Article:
John Fante (1909-1983) was one of a group of writers who suffered from the most paralyzing blacklist in the history of American letters: because he was from the west --- more exactly, from Los Angeles --- the New York literary establishment assumed that his works and his writings meant nothing. They were wrong. He was droll, wry --- with a style as spare and as lovely as the streamlined moderne architecture of his day. Full of Life is an especially rich evocation of the young writer, with wife (she heavy with child) --- with crabby father-in-law and a knuckle-sandwich priest. The whole business is wrought with a deftness that can make the eyes damp:

    We ate while Mama talked and walked around the kitchen, filling the room with thought fragments. An electric fan purred on the icebox, turning left and right and back again. It seemed to be following Mama around the room, like a face staring in blank astonishment. Mama said: The weather had been cold and wet. Stella's children were beautiful. There were moths in the clothes closet. She had dreamed of her dead sister Katie.

    The price of chicken feed was too high. My brother Jim ate dirt as a baby. Sometimes she had shooting pains in her legs. It was bad luck to wash diapers in the moonlight. When you lose something, pray to St. Anthony.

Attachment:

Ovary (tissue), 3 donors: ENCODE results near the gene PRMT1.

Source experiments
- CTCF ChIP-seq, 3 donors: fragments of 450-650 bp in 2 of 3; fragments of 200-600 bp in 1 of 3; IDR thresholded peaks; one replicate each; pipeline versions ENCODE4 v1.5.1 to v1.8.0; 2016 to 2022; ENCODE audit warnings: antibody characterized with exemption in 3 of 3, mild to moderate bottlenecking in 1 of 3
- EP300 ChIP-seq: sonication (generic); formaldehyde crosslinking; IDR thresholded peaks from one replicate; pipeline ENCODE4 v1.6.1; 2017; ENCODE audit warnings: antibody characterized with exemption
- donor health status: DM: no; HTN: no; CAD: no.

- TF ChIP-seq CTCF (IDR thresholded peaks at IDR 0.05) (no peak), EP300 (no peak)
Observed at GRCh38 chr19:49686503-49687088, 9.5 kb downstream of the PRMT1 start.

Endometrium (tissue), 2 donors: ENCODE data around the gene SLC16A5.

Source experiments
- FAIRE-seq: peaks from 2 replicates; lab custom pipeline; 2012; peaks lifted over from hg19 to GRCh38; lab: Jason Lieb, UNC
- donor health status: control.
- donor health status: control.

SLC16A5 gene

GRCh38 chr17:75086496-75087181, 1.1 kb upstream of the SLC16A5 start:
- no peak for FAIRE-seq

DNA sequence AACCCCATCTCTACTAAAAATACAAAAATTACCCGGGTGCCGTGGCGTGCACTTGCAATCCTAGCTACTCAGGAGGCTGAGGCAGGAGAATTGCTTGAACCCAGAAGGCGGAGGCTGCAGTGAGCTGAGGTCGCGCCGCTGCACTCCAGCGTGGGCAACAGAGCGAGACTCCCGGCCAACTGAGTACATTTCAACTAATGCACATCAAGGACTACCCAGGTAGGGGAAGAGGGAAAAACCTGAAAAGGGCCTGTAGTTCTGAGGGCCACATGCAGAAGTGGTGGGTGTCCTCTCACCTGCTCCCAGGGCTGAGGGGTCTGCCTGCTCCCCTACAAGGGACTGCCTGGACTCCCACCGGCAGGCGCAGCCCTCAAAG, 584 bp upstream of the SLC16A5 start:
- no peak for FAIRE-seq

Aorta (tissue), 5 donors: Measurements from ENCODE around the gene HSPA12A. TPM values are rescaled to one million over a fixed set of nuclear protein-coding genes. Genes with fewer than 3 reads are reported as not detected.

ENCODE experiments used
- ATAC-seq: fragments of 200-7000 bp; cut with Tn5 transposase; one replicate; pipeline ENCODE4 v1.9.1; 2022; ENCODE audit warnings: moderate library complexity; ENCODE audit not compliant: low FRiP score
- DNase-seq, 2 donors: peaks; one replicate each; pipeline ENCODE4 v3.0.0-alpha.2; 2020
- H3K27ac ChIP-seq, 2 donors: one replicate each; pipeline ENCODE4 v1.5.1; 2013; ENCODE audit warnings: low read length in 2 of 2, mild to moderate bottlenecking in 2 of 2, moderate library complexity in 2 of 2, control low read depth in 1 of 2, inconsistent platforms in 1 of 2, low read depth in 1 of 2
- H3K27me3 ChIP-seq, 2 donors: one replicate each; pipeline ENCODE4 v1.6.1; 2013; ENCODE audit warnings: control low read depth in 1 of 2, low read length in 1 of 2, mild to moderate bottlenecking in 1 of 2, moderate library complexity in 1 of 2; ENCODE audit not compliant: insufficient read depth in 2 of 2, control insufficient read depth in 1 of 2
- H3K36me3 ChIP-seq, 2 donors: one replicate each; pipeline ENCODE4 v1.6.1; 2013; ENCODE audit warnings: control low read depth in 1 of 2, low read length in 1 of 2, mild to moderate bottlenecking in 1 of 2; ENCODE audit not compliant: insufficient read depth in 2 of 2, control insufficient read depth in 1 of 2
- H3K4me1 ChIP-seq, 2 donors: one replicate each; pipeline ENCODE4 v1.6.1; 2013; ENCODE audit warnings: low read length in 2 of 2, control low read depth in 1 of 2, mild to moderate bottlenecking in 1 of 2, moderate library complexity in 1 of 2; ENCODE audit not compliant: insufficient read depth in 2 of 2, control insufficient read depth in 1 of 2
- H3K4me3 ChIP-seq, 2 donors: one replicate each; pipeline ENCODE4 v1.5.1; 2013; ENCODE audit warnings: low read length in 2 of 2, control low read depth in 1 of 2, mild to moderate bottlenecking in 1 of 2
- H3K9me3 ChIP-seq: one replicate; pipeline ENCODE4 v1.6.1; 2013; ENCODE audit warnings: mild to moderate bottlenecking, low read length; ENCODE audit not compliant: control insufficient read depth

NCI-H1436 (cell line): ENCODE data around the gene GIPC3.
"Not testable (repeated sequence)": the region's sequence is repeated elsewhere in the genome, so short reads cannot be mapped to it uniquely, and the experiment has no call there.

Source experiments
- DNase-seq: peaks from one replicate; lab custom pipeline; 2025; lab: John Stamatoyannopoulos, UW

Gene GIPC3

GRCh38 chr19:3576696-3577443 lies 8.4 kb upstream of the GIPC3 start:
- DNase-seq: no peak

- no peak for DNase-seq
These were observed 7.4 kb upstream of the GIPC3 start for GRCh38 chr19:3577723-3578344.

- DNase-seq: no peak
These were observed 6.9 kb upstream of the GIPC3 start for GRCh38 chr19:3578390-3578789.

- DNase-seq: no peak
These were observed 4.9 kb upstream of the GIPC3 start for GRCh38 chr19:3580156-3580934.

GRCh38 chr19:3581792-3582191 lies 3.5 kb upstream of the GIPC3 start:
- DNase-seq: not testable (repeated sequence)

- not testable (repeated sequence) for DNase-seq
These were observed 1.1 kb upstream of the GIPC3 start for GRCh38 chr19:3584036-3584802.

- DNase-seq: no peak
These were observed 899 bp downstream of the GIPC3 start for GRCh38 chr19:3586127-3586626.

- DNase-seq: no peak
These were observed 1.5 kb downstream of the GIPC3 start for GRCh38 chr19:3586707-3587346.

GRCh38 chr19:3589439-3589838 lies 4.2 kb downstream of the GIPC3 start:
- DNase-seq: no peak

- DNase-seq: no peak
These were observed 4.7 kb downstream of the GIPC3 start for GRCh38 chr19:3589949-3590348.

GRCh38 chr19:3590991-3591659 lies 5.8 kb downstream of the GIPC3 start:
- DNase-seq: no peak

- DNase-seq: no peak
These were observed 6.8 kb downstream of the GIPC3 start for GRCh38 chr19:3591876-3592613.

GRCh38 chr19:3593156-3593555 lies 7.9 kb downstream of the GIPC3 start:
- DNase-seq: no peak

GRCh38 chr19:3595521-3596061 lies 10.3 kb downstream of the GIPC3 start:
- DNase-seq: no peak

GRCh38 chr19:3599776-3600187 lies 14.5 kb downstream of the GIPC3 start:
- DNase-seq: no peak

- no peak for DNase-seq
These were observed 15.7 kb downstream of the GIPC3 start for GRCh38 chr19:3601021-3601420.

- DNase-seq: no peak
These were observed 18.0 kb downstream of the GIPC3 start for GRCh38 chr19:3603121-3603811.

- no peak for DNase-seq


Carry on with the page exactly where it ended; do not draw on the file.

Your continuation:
And on and on. It's the war between generations, between husband and wife, between God and man --- told in such a winsome fashion that it evokes other writers of the same school: Steinbeck and Saroyan and John Sanford...but somehow, betters them. It encompasses the great joys (motherhood, fatherhood, pain) and the little miseries (termites, delivery room nurses, good --- or bad --- coffee):

    Papa's formula was to scoop up fistfuls of ground coffee, dump them into a pot, and let them cook. Into this brew he tossed the eggshells and let it boil some more, producing a kind of coffee soup. It was ferocious coffee, eating up fresh cream with scarcely any change in color. When you stirred it up, your spoon stumbled over gravel and suspicious minutæ came to the top and sank again. Cooked egg white floated before your eyes, and you kept spitting out chips of eggshell. It was, in short, a hell of a mess.